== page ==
Royalty Bill’s Chances Fading


Washington Research Group Concept Capital‘s Paul Gallant says in a new report that chances of the Performance Rights Act passing have downgraded from a 60% likelihood to 40%. The Performance Rights Act would force radio stations to pay royalties for playing music on top of the usual array of song writer royalties that have always been paid.

This is good news, but one cannot help but look askance at it. After all, the House and Senate Judiciary Committees have both approved the legislation in recent months, and a meeting was held between broadcasters and record labels to discuss a possible compromise. Both of these occurrences would seem to denote victory rather than failure for the “performance tax”. So why do we have better odds now?

FMQB boils it down to a few simple statements:

[…] why the possibility is less likely, first saying that broadcasters are doing an effective job of building opposition to the legislation. The NAB has gotten 27 Senators and 253 House members to sign a resolution opposing the Performance Rights Act. Secondly, broadcasters have gotten traction with arguments that a new fee could have damaging consequences for a large number a radio stations – particularly in a difficult advertising environment – and that a disproportionate share of endangered stations are minority-owned.

But wait, there’s more. As RadioInk observes the political angles to all this have quite an impact on these odds as well:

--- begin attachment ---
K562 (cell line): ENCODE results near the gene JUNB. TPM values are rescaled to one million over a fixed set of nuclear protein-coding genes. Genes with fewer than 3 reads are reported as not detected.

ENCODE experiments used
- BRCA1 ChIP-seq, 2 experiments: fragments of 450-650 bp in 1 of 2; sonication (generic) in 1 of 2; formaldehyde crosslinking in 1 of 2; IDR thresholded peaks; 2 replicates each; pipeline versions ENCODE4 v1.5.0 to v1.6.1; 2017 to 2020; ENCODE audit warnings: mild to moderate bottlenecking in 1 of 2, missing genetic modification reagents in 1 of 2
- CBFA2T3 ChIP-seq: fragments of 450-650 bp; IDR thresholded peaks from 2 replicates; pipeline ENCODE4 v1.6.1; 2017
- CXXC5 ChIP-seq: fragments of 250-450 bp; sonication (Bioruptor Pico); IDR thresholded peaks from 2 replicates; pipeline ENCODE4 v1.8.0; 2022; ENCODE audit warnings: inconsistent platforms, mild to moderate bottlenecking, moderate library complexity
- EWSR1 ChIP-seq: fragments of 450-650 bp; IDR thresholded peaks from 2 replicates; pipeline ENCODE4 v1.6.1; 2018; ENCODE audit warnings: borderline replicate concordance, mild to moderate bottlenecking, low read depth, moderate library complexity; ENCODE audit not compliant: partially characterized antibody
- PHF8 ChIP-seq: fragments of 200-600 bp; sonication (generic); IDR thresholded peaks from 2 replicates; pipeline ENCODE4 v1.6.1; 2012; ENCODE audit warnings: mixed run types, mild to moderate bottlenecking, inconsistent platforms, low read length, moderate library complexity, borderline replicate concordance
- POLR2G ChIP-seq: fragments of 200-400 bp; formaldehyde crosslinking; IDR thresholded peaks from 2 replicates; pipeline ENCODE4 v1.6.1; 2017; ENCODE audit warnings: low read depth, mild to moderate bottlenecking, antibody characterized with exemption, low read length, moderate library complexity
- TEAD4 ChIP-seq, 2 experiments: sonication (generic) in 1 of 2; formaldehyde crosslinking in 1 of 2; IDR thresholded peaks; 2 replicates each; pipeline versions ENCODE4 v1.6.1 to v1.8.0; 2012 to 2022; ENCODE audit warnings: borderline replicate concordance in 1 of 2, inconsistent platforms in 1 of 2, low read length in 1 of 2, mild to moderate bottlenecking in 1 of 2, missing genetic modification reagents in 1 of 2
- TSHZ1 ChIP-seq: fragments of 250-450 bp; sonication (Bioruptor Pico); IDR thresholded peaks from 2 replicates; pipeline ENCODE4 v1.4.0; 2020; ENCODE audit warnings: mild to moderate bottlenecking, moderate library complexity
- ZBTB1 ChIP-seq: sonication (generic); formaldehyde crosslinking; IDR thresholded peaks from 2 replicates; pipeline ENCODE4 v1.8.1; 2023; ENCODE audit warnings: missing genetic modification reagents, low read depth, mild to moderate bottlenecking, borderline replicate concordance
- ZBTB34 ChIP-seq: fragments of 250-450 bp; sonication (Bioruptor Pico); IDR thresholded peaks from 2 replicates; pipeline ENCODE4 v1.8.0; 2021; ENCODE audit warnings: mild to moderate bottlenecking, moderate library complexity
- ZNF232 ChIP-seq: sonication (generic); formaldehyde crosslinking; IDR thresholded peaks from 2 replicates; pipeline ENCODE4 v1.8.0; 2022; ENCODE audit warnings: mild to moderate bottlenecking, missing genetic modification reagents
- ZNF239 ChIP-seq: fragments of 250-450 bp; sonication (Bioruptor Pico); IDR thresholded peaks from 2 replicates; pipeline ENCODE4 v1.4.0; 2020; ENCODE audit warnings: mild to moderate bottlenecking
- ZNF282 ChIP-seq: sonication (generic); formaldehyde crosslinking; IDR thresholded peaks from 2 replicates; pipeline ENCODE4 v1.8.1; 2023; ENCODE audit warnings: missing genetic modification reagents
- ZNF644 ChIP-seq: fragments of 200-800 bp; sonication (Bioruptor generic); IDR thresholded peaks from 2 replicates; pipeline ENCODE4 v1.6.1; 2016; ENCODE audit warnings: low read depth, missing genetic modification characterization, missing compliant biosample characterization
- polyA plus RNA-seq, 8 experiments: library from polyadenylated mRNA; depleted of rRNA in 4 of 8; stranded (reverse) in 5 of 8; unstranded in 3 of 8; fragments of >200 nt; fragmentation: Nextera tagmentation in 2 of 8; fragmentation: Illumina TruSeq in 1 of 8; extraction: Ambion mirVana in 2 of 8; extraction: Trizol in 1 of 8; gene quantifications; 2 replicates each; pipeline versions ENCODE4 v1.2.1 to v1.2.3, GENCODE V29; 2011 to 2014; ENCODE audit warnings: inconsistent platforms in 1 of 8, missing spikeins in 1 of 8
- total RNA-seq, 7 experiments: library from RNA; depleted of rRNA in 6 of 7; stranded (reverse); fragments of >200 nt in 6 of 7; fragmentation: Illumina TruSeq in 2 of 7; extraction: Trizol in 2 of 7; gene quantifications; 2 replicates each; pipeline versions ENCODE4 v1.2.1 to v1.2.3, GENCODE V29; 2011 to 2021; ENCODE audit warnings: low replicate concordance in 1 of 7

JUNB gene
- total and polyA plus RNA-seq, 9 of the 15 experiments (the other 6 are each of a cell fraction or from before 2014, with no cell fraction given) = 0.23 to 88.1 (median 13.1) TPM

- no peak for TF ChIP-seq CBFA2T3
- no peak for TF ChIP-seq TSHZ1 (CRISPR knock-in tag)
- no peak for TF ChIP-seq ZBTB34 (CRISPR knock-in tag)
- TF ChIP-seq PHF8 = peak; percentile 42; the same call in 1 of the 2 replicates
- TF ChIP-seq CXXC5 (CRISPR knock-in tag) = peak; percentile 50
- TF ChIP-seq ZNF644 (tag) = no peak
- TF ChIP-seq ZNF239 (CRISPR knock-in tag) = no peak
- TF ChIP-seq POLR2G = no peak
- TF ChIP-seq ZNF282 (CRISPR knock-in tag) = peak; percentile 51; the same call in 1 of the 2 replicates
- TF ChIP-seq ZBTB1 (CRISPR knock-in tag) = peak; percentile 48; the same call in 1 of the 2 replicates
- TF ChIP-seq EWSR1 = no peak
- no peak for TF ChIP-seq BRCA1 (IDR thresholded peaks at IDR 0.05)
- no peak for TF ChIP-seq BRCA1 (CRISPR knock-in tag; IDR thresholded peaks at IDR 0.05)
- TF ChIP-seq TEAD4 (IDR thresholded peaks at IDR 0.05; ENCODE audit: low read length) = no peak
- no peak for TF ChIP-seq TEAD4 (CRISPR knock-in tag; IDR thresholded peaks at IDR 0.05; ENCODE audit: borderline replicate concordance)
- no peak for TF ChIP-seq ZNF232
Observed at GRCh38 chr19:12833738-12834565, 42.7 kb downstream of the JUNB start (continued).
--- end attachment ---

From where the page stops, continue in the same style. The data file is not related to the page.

Gallant also notes that members of Congress are “typically more sensitive to broadcasters’ policy agenda” as elections near, and points to the leadership of new NAB President/CEO Gordon Smith, who joined the organization officially late last month. Though he notes that Smith is restricted from lobbying directly for another year, Gallant writes, “We view his stature, bipartisan reputation, and skill set as a new and positive factor for broadcasters in the radio royalty battle.”

There, now that you see the basic reasoning, it makes perfect sense. But that does not mean we in the industry can rest on our laurels; the fight isn’t over yet! In the world of politics, there is always the chance of some surprise last-minute deal or maneuver by the opposition. Senate Judiciary Chairman Patrick Leahy (D-VT) and House Judiciary Chairman John Conyers (D-MI), the bill’s sponsors, continue to spare no efforts to pass this potentially damaging piece of legislation.

Then there is the Local Radio Freedom Act, which is also winding its way though the halls of government. It declares that “Congress should not impose any new performance fee, tax, royalty, or other charge relating to the public performance of sound recordings on a local radio station for broadcasting sound recordings over-the-air, or on any business for such public performance of sound recordings”. This piece of legislation is gaining ground and needs your support, especially now that support for the PRA seems to be waning.

You can follow both bills online easily on Open Congress:

Image: billselak / CC BY-ND 2.0

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